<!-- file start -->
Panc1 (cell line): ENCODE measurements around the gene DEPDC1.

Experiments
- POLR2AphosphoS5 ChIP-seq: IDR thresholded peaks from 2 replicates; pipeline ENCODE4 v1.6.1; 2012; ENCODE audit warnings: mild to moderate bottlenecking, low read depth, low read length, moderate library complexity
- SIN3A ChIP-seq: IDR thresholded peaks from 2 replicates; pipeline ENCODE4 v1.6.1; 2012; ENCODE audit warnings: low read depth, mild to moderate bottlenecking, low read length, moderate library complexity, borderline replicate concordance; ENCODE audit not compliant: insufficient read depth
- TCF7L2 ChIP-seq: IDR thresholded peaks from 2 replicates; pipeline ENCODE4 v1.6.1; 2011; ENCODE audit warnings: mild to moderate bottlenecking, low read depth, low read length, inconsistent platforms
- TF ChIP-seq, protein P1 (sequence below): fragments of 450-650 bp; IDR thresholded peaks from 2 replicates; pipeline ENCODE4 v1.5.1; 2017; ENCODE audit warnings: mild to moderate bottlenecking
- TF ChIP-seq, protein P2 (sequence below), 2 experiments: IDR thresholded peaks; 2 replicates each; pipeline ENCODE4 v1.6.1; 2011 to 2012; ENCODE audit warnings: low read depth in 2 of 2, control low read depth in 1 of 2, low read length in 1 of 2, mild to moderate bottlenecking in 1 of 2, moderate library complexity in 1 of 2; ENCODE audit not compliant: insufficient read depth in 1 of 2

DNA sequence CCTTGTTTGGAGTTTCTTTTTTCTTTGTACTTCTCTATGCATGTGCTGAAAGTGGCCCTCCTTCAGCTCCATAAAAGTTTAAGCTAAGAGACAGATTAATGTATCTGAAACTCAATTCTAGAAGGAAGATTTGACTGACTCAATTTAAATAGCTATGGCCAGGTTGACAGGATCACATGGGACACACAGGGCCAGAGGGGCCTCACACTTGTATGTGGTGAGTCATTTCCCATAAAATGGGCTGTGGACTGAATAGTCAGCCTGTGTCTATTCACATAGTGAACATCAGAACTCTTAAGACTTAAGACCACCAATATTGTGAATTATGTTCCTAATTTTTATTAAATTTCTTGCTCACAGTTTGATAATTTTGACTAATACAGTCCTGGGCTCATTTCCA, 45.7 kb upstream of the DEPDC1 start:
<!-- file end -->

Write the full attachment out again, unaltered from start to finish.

Panc1 (cell line): ENCODE measurements around the gene DEPDC1.

Experiments
- POLR2AphosphoS5 ChIP-seq: IDR thresholded peaks from 2 replicates; pipeline ENCODE4 v1.6.1; 2012; ENCODE audit warnings: mild to moderate bottlenecking, low read depth, low read length, moderate library complexity
- SIN3A ChIP-seq: IDR thresholded peaks from 2 replicates; pipeline ENCODE4 v1.6.1; 2012; ENCODE audit warnings: low read depth, mild to moderate bottlenecking, low read length, moderate library complexity, borderline replicate concordance; ENCODE audit not compliant: insufficient read depth
- TCF7L2 ChIP-seq: IDR thresholded peaks from 2 replicates; pipeline ENCODE4 v1.6.1; 2011; ENCODE audit warnings: mild to moderate bottlenecking, low read depth, low read length, inconsistent platforms
- TF ChIP-seq, protein P1 (sequence below): fragments of 450-650 bp; IDR thresholded peaks from 2 replicates; pipeline ENCODE4 v1.5.1; 2017; ENCODE audit warnings: mild to moderate bottlenecking
- TF ChIP-seq, protein P2 (sequence below), 2 experiments: IDR thresholded peaks; 2 replicates each; pipeline ENCODE4 v1.6.1; 2011 to 2012; ENCODE audit warnings: low read depth in 2 of 2, control low read depth in 1 of 2, low read length in 1 of 2, mild to moderate bottlenecking in 1 of 2, moderate library complexity in 1 of 2; ENCODE audit not compliant: insufficient read depth in 1 of 2

DNA sequence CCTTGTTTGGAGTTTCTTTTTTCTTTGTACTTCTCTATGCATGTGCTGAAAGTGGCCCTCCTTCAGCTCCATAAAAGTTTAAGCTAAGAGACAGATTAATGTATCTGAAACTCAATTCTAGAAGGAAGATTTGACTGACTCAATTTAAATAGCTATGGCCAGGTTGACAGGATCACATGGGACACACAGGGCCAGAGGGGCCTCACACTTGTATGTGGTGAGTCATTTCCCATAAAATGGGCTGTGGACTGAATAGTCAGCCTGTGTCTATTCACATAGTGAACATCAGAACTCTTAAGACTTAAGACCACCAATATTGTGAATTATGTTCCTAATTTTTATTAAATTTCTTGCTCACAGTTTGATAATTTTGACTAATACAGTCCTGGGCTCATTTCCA, 45.7 kb upstream of the DEPDC1 start: